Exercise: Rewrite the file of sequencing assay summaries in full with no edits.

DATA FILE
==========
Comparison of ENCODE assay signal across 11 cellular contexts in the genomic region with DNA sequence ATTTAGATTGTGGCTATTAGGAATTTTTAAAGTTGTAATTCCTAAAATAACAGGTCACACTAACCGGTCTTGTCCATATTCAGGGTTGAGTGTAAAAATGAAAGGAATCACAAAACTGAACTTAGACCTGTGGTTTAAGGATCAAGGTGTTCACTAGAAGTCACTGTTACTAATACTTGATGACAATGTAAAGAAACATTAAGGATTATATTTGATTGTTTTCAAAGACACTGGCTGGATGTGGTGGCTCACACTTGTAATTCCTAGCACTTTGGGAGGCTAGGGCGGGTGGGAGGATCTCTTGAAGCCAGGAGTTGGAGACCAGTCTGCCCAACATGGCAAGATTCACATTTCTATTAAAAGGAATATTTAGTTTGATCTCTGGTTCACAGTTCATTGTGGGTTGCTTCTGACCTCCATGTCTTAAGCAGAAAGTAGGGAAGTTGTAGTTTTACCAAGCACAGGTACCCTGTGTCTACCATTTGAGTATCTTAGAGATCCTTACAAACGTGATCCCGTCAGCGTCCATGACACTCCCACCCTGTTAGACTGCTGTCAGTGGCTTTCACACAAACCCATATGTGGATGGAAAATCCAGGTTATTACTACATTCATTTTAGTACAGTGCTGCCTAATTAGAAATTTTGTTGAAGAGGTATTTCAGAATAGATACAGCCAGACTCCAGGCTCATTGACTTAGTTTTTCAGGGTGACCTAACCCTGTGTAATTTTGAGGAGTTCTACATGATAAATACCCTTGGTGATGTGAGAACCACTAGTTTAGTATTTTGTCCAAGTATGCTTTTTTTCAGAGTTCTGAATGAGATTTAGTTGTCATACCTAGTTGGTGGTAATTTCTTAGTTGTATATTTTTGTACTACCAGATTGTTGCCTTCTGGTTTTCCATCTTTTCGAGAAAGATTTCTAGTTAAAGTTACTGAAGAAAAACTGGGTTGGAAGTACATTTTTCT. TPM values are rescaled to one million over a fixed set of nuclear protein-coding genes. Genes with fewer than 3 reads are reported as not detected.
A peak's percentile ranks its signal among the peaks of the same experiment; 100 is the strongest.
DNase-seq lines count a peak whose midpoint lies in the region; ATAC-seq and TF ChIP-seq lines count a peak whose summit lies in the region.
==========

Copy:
Comparison of ENCODE assay signal across 11 cellular contexts in the genomic region with DNA sequence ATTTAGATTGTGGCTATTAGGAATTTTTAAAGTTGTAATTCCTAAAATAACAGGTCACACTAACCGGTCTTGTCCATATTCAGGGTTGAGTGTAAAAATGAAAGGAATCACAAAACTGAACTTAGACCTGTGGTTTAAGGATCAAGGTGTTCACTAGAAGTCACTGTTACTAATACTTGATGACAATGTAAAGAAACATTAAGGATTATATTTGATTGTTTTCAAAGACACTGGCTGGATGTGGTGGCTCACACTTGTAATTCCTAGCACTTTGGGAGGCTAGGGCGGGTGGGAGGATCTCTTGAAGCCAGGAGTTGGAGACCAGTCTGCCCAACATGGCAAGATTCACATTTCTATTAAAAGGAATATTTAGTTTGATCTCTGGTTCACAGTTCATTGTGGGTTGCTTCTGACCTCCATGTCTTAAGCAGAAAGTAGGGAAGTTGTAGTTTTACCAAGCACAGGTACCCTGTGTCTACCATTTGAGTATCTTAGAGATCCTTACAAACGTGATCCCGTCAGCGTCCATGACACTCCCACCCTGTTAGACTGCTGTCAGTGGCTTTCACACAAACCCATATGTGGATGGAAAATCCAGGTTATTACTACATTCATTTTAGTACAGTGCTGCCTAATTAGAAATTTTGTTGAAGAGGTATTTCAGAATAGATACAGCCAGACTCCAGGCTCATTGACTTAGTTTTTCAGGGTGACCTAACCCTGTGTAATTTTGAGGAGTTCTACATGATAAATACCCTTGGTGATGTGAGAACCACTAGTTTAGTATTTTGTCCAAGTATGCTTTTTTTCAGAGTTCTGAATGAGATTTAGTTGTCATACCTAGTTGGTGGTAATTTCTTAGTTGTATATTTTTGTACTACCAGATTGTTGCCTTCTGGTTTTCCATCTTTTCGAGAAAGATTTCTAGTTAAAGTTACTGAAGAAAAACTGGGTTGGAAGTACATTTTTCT. TPM values are rescaled to one million over a fixed set of nuclear protein-coding genes. Genes with fewer than 3 reads are reported as not detected.
A peak's percentile ranks its signal among the peaks of the same experiment; 100 is the strongest.
DNase-seq lines count a peak whose midpoint lies in the region; ATAC-seq and TF ChIP-seq lines count a peak whose summit lies in the region.